Meanwhile the pastor was giving the typical “church announcements” while all of this was going on. I really found it an excellent use of time management and it didn’t take away from the “flow” of the service for lack of a better term. In fact it actually highlighted the importance of the offering as an integral part of the worship and teaching experience.

  • Among Churches of Christ (Restoration Movement) we take the offering as part of the Lord’s Supper. But – we partake of the Lord’s Supper each Sunday.

  • This is an interesting discussion, and I find that I must be the odd duck. I have led our church to move the offering the the very first thing we do. There were concerns at first like, “people won’t have time to write their checks, our offerings will decrease, etc., but none of these concerns have been the reality of our experience. Rather, our giving has increased, and I believe that the, yes theological, reason behind the move is the deciding factor.

    Over the years I have considered the, “giving gratefully in response to worship” philosophy, and have concluded that while I don’t believe it is necessarily wrong, the better approach is to teach that we “Enter His gates with thanksgiving and praise.” I believe that our act of thanksgiving includes joyfully returning to God from the blessings He provides, and the best place to do this is as we “enter” the worship service. Ironically, contrary to the most debated post on having a “fellowship time”, this too, is a part of our “Entering His gates with thanksgiving and praise,” and while I do know some who are uncomfortable, almost without exception, the responses we receive from our guests is that we are very welcoming, and most return multiple times. We are growing. Right now our greatest hindrance to growth is utilization of space, which I am resolving currently.

    He is our “Flow”:

    1. General Announcements are projected before and after the service
    2. I go the pulpit and make any critical announcements that need “pastoral” voice and remind the guests of the visitors cards which they can give to me at the end of the service.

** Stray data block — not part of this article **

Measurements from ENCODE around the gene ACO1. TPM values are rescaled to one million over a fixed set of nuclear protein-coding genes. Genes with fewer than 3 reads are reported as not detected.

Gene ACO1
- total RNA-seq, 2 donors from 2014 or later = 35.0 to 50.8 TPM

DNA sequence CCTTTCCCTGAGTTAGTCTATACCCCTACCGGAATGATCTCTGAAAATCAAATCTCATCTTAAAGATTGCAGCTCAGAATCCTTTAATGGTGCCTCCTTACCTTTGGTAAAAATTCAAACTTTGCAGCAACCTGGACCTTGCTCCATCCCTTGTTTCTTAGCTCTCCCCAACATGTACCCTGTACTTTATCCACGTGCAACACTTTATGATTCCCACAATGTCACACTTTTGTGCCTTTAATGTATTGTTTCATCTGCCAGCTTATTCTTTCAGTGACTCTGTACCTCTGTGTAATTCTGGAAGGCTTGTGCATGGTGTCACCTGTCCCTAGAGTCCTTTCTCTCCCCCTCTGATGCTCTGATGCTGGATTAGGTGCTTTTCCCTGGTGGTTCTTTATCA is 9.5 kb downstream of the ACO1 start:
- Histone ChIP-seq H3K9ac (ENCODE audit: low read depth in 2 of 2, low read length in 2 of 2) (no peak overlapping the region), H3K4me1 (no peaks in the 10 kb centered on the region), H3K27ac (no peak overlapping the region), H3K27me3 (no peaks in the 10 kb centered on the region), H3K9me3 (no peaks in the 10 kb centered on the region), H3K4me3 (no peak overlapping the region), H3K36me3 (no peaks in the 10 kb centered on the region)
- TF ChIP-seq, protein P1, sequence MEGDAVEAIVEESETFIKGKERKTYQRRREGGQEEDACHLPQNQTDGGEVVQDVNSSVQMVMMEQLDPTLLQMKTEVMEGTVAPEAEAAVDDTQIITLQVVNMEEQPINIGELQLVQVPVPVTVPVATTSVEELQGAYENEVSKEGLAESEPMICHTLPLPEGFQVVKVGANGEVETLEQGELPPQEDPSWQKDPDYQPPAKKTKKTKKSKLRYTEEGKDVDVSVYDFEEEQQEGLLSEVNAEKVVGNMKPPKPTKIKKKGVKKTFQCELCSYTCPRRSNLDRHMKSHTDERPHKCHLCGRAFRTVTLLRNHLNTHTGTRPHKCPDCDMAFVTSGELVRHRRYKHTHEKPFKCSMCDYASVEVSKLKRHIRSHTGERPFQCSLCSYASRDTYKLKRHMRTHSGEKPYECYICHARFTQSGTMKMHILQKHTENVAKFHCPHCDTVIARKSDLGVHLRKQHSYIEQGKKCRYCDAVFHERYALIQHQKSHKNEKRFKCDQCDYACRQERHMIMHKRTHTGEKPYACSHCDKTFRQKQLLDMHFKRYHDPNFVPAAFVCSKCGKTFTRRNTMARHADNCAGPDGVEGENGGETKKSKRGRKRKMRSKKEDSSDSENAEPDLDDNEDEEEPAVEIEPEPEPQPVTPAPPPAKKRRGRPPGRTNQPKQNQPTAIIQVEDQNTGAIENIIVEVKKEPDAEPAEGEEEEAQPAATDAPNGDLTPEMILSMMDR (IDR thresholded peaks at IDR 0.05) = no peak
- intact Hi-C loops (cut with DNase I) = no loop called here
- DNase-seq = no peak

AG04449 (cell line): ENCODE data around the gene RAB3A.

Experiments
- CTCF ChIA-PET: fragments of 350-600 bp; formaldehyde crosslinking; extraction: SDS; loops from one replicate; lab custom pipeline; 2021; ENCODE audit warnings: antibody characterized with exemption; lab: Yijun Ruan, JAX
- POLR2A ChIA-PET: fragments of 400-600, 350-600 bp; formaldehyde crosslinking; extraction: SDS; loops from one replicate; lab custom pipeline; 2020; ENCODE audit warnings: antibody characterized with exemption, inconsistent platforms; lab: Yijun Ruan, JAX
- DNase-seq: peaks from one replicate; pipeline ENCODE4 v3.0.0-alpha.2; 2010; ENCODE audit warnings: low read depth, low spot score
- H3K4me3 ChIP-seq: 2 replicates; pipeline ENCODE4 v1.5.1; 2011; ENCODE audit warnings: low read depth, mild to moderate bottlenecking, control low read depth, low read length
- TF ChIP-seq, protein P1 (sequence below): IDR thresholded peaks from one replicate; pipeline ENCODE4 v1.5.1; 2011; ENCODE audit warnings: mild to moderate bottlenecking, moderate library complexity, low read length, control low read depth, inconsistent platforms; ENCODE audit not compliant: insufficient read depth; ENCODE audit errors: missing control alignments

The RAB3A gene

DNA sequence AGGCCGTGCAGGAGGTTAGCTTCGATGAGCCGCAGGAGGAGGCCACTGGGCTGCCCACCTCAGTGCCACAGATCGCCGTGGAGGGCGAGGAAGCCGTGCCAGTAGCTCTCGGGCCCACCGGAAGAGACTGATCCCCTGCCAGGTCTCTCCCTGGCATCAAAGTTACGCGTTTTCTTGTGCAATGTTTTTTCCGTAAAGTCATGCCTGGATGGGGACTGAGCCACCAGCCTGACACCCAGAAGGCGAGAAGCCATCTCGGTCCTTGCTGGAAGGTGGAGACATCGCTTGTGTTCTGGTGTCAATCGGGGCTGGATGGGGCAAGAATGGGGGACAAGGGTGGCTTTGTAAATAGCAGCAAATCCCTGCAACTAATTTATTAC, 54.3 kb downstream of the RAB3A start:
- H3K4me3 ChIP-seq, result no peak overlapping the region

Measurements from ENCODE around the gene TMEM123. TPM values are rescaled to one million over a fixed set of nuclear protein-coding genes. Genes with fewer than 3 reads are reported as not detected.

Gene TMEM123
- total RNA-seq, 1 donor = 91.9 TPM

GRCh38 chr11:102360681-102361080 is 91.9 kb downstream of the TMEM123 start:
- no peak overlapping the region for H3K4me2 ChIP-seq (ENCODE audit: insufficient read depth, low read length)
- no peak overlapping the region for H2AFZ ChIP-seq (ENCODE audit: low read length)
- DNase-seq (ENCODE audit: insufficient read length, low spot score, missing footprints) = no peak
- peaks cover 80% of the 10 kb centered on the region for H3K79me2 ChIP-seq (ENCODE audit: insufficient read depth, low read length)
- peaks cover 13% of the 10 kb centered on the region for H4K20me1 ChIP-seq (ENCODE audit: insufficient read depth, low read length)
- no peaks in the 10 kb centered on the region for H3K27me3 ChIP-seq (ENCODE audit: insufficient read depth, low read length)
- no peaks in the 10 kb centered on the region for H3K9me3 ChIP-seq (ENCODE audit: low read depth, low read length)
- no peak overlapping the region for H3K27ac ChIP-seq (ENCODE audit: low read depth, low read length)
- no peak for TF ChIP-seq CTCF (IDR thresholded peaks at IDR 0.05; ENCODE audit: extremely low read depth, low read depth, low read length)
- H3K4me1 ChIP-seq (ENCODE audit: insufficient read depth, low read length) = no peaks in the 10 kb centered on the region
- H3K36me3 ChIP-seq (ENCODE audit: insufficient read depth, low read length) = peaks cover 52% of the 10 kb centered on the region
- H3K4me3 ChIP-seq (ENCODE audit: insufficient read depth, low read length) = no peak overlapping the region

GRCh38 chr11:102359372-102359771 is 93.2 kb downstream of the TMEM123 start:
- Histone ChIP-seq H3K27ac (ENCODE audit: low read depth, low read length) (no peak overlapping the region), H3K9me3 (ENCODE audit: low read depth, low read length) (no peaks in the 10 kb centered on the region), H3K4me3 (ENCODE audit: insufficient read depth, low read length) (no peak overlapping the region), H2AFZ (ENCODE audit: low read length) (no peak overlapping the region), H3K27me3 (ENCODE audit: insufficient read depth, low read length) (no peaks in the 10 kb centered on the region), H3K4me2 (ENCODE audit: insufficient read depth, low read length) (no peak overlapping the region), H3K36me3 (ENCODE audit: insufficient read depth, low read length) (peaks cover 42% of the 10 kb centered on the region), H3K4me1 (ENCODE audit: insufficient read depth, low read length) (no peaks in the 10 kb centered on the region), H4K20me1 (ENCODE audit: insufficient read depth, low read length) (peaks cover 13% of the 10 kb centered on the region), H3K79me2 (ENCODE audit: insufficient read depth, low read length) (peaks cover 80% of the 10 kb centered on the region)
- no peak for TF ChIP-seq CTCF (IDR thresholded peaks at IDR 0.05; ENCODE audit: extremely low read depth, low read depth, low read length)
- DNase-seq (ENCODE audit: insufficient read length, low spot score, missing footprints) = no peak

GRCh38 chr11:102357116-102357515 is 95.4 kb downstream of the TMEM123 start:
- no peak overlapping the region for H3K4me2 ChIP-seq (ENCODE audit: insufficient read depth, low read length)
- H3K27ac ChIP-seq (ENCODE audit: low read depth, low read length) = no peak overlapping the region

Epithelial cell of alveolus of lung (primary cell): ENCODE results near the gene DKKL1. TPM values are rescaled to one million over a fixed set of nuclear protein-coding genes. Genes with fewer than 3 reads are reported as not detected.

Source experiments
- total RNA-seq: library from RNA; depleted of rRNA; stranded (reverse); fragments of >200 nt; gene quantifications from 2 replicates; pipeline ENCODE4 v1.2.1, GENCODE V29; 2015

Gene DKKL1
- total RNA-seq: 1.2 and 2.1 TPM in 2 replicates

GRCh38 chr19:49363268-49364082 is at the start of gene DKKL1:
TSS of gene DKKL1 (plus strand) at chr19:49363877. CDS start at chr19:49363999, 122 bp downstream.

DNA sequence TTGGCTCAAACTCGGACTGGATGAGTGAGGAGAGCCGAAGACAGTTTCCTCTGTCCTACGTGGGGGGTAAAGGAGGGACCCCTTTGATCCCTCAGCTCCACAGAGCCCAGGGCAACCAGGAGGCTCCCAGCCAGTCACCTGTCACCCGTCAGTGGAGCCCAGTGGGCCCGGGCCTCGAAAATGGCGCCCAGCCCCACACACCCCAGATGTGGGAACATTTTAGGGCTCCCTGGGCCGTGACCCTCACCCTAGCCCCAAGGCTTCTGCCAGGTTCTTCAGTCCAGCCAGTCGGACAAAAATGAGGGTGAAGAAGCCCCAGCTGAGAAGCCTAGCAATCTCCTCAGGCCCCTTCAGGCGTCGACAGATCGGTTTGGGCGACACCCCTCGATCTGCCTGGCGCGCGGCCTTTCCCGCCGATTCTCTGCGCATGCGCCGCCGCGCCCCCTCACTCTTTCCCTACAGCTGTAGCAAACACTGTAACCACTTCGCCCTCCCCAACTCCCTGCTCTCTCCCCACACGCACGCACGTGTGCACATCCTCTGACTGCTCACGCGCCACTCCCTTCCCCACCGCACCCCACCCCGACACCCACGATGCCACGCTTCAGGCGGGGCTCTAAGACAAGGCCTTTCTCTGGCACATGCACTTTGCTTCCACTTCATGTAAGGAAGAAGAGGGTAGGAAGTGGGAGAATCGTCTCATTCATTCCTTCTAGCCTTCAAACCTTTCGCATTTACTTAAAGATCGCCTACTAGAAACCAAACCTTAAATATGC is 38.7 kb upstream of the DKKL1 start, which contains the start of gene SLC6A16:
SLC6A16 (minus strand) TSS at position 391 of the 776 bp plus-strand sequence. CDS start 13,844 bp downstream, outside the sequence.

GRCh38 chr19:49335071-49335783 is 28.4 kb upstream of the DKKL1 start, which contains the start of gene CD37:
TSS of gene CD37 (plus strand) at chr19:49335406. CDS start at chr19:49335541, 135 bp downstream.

3. I call the congregation to Worship and invite the ushers to come forward as we open our service in Thanksgiving and Praise through the giving of tithes and offerings, to be followed by a time of rejoicing and fellowship.
    4. Immediately following the Offertory, our Worship Leader stands and invites everyone to the time of fellowship, instructing them to return to their seats and join when they hear He and the choir begin singing the first worship song.
    5. We have our worship song service (some would describe it as blended, but there is no specific formula)
    6. Any special music or dramatic presentations
    7. Children’s message
    8. Sermon
    9. Invitation
    10. Closing prayer and pastoral greeting

    The result has been:
    1. greater focus on giving as an act of thanksgiving for salvation and “daily” blessing from God, preparation for worship,
    2. increased giving,
    3. better flow of service,
    4. counters ability to return in time for the message and get out with everyone else,
    5. greater and longer impact of the message and invitation as the closing to the service.

    There were concerns about not giving people “time” to get ready to give, but though teaching, they now understand the need to come prepared to give, and our guests are not asked to give. On occasion we will have someone hand an envelope to me or my wife on their way out, which we simple give to the counters, and it is added later.